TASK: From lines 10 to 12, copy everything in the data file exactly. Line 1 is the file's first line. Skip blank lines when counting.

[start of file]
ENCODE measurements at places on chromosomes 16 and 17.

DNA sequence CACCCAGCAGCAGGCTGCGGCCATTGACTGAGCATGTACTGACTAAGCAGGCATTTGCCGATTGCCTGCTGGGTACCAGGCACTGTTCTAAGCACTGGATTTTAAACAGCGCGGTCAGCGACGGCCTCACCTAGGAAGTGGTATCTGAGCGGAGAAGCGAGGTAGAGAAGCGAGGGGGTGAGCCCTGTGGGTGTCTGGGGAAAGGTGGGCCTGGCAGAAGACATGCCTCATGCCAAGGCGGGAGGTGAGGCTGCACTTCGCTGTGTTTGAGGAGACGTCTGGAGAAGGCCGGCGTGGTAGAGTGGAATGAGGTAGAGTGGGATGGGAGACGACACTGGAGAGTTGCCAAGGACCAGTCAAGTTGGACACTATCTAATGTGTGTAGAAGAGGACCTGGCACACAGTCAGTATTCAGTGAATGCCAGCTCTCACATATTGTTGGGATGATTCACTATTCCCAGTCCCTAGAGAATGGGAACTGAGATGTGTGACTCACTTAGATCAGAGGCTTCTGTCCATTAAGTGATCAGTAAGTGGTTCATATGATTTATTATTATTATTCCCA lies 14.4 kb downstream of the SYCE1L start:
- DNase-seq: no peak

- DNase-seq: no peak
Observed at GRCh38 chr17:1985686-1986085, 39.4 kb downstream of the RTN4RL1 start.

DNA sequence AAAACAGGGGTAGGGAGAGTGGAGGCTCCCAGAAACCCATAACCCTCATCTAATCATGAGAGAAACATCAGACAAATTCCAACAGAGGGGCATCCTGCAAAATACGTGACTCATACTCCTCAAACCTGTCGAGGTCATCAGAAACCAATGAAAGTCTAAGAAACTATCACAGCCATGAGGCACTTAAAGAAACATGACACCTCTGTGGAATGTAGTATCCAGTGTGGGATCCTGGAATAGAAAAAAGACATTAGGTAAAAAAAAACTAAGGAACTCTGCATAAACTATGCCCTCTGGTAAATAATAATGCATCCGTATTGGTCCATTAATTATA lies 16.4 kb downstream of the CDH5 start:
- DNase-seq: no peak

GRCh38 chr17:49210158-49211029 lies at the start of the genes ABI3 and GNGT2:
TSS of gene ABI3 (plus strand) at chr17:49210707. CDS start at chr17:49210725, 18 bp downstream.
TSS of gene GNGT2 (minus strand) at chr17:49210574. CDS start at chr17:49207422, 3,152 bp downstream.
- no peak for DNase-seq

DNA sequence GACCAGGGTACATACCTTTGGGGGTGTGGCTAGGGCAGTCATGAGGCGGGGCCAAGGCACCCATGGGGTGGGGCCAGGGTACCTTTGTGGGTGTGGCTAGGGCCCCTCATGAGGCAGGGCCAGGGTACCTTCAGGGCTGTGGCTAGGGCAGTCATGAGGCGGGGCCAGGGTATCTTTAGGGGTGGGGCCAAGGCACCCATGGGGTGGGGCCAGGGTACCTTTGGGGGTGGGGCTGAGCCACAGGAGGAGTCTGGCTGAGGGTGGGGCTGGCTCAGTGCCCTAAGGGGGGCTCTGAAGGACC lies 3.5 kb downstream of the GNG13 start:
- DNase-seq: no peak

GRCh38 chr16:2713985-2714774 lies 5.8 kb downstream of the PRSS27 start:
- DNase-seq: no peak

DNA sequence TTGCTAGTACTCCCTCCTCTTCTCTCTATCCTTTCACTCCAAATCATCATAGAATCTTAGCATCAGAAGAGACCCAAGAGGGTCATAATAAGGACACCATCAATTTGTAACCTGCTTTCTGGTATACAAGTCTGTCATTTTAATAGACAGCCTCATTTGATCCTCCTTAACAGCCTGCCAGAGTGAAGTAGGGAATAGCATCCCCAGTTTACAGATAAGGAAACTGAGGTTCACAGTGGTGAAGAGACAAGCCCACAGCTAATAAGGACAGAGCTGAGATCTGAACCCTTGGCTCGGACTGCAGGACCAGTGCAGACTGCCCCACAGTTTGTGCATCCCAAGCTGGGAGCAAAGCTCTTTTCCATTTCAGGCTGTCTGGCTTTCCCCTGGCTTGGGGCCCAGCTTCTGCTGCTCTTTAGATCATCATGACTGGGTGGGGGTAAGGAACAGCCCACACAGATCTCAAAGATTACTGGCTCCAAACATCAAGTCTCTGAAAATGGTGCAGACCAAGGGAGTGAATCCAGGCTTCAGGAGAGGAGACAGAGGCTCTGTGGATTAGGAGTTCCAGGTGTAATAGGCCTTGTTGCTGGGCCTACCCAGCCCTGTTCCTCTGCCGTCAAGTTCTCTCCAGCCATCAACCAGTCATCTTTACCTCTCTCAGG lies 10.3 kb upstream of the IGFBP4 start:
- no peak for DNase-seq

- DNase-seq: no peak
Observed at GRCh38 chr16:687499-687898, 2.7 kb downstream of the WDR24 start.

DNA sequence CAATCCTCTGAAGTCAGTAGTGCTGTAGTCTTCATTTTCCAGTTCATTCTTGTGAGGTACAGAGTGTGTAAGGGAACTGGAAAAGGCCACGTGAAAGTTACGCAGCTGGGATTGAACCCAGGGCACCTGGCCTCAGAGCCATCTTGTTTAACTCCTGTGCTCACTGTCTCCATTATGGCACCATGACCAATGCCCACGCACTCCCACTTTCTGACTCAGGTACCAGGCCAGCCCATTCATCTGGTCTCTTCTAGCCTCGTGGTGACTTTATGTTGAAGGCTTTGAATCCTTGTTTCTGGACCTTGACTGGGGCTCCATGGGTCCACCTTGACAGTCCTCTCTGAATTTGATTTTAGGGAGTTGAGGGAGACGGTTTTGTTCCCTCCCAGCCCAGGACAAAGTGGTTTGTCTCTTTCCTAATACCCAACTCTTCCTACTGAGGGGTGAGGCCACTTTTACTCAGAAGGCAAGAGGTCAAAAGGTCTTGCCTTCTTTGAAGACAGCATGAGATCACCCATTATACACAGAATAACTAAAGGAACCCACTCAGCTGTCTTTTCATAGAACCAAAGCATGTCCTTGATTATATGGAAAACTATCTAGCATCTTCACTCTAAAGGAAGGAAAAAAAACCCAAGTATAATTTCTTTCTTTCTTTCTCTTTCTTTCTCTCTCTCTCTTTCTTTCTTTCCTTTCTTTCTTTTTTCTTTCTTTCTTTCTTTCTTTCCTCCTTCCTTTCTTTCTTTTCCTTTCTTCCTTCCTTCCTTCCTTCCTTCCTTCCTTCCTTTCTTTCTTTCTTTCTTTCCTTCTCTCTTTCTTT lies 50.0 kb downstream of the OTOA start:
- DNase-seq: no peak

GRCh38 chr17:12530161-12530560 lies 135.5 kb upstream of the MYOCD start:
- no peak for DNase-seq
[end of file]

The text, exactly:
TSS of gene GNGT2 (minus strand) at chr17:49210574. CDS start at chr17:49207422, 3,152 bp downstream.
- no peak for DNase-seq

DNA sequence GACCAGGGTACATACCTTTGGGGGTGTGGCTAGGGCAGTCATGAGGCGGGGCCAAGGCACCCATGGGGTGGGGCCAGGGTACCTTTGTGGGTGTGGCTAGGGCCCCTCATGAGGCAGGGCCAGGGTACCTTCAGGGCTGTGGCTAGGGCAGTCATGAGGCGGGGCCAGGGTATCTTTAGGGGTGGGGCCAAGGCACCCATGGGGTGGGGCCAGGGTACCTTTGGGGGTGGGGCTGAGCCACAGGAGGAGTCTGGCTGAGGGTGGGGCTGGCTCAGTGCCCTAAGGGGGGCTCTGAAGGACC lies 3.5 kb downstream of the GNG13 start: